Positional draft review

It's rarely fair to grade a team's draft before the players even step on the field. It's a little easier to grade a draft by position, based on how many players were selected at that position. By that standard, wide receivers and centers did relatively well compared to last year, while tight ends weren't in great demand.

A week removed from the NFL draft, the talk about the impact to be made by the various rookies is still the buzz. Teams are given grades for their picks, but how about grades for position? Well, now you have it. Here are our grades on how the 32 NFL teams viewed the Class of 2009 by position.

QUARTERBACK (12 players selected) – After having three of the top 17 players taken from the position, only one other (Pat White in the second round) went in the top 100. There were only eight more QBs taken after that – one in the fourth round, two in the fifth, four in the sixth and one in the seventh. Due to its positioning at the top of the draft, it has to get high marks, but the lack of dept hurt the position.GRADE: B.

RUNNING BACK (22) –
Running back has become a position once coveted, but now viewed as much more replaceable with young talent as opposed to having veterans riding out the string. Only 23 RBs went (including three fullbacks), but only four were gone in the first day. Of the 23 RBs, 13 of them went in the fifth round or later, making the Class of '09 much more of a group that helps on special teams than as major offensive contributors. GRADE: C-minus.

WIDE RECEIVER (33) –
A year after being ignored in the first round, a whopping six wide receivers went in the first round of the 2009 draft, including the Vikings making Percy Harvin the fourth WR off the board. Few positions got as much attention, especially early. Not only did six first-rounders come from wide receivers, but so did two second-round picks and seven third-rounders, showing that several teams saw depth beyond the top stars at the position. GRADE: A-minus.

TIGHT END (19) –
There was talent here, but nothing teams were willing to spend high draft picks for. Only two TEs came off the board in the first day and one of them was with the 64th and last pick of Day One. The tight ends were spread out pretty evenly throughout the rest of the draft with four players each going in the final three rounds, but the talent was neither top-heavy nor viewed as "must have." GRADE: D-plus.

CENTER (6) –
There were only a half-dozen taken, which is not unusual, but where were they taken was nothing short of shocking. Typically a position ignored until the later rounds, three of the top 49 picks – including two first-rounders – came from the crop of centers, making this one of the most top-heavy drafts in recent memory at the position. GRADE: A.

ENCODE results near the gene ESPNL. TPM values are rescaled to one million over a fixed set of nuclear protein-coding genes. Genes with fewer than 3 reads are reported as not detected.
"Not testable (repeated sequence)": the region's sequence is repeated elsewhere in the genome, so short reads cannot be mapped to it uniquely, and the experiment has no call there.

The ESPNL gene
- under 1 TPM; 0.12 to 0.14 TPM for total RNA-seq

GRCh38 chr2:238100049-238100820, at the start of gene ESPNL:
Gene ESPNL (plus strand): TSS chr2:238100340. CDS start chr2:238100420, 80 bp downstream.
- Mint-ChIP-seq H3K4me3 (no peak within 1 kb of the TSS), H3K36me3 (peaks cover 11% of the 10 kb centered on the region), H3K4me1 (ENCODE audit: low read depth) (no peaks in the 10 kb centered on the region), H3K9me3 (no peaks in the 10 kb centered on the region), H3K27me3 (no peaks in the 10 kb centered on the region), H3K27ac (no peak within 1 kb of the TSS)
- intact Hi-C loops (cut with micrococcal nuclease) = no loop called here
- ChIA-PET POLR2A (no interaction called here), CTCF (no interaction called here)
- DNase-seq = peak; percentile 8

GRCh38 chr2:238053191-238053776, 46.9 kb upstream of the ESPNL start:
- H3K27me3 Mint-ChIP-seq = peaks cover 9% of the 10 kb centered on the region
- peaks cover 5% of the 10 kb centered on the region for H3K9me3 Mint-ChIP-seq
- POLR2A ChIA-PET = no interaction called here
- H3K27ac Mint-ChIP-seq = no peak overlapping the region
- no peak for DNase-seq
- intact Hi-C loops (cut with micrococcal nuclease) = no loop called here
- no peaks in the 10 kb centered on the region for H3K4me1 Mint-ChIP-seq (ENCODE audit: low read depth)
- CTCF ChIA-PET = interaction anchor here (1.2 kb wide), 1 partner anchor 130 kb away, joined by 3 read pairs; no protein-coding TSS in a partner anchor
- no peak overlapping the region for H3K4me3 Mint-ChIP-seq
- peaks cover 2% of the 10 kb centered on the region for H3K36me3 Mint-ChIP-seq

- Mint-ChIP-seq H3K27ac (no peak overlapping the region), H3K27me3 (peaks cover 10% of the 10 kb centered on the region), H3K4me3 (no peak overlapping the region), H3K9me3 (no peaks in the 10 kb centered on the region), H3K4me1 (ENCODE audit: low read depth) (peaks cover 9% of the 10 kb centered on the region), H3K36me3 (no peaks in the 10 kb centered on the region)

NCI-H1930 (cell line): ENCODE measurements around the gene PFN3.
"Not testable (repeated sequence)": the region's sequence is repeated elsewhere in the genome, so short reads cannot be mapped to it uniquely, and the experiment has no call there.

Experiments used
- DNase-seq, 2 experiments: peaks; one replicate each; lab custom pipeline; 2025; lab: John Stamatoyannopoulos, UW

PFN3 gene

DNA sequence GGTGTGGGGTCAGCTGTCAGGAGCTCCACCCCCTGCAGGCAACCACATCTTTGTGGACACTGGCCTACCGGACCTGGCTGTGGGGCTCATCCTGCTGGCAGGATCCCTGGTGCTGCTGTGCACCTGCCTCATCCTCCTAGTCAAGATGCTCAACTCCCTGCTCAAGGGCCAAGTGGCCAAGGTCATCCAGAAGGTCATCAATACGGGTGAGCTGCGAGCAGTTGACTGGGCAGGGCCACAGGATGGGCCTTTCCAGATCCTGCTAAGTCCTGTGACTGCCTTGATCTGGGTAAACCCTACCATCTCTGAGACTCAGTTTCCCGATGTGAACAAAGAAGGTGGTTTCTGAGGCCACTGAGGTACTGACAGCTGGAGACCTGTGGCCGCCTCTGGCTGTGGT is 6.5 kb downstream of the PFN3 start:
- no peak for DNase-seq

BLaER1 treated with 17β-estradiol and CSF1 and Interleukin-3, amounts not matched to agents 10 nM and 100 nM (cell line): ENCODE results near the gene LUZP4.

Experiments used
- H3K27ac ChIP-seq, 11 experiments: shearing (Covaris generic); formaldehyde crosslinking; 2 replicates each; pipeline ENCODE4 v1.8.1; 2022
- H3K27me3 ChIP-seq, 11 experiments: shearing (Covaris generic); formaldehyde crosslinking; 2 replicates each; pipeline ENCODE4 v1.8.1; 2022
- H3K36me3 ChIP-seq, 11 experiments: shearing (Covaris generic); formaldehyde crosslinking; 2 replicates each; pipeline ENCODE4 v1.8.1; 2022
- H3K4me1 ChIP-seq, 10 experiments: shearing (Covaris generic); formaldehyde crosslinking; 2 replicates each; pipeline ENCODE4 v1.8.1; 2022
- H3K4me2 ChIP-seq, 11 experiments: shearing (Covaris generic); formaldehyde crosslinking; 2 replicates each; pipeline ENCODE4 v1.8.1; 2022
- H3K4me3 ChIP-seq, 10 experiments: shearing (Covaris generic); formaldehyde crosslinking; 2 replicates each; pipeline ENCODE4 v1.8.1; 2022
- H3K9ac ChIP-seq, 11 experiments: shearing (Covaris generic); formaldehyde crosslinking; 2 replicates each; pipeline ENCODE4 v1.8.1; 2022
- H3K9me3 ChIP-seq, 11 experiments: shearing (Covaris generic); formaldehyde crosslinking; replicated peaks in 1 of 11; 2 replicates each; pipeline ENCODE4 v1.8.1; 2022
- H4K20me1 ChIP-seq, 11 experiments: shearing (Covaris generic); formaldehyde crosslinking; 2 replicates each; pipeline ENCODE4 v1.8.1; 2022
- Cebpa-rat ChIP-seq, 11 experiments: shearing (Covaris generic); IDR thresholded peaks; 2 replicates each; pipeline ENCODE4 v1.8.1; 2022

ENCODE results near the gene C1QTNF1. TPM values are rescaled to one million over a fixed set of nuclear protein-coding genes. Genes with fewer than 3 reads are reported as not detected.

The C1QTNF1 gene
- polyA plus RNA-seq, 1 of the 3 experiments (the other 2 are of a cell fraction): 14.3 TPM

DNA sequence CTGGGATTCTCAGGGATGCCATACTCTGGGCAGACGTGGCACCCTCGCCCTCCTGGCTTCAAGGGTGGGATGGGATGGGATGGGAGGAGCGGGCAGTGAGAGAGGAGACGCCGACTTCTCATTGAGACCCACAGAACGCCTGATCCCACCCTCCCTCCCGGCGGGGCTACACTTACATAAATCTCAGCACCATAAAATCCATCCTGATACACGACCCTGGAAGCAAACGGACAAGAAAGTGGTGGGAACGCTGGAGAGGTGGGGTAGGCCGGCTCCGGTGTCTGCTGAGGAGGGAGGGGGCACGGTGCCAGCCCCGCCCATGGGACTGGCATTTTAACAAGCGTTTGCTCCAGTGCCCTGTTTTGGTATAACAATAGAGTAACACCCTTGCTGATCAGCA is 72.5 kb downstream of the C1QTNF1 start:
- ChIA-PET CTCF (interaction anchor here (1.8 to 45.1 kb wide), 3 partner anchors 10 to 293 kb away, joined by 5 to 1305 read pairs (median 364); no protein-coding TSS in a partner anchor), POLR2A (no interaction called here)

GUARD (15) –
Unlike center, the guard spot was virtually ignored early, with only one player going on the first day of the draft. While the numbers improved in the third and fourth round, the lack of a premium choice or two at the top really knocks down the value of the position as a whole. GRADE: D-plus.

OFFENSIVE TACKLE (19) –
It wasn't the powerhouse it was in 2008, but the OT position got a lot of attention. Three of the top eight picks were made from there and four players were taken in each of the first two rounds, including the Vikings making Phil Loadholt the sixth OT to come off the board. There wasn't a run at the position like we saw in 2008, but the talent was still there. GRADE: B.

DEFENSIVE END (19) –
There was value and depth, especially since some players who were viewed by some teams as defensive ends were viewed by others at outside linebackers. The position was steadily picked clean, with four in the first and second rounds, two in the third and five in the fourth – taking 15 players off the board in the first four rounds. While not heavy on top-end talent, the position produced a lot of players with high expectations. GRADE: B-minus.

DEFENSIVE TACKLE (20) –
There wasn't a lot of high-end talent, but the numbers built through the first four rounds as the draft went on – two players were drafted in the first round, three in the second, five in the third and four in the fourth. The numbers were quite as high (20) when all was said and done, but the game-breaking talent just wasn't there to warrant too high a positional grade. GRADE: C-plus.

LINEBACKER (28) –
What may be the most shocking is that number includes both outside linebackers and inside LBs combined. There wasn't an inside linebacker taken in the first round and, after two went early in the second round, there wasn't another ILB taken until a run late in the fourth and early in the fifth round, where the Vikings got involved in taking Jasper Brinkley. For as important as the position is now that as many as 10 teams could be running a variation of the 3-4 defense, this was a pretty dismal year for linebackers. GRADE: C.

CORNERBACK (38) –
By far the most picked over position, cornerback played a vital role in the draft despite not having many premium talented players at or near the top. Only two first-round picks came from the CBs, but their numbers in the subsequent rounds were consistent – 5, 9, 4, 5, 8, 5 – making this a fairly strong class despite not having the blue-chip talent at the top. GRADE: B.

SAFETY (18) –
This draft class didn't have a LaRon Landry, but it did OK for itself. There were no first-round safeties, but five of them came off in the second round. The talent level at the position wasn't there and teams were more cautious about going after players from there. Of the 18 safeties drafted, 10 came in the fifth round or later. GRADE: C-minus.


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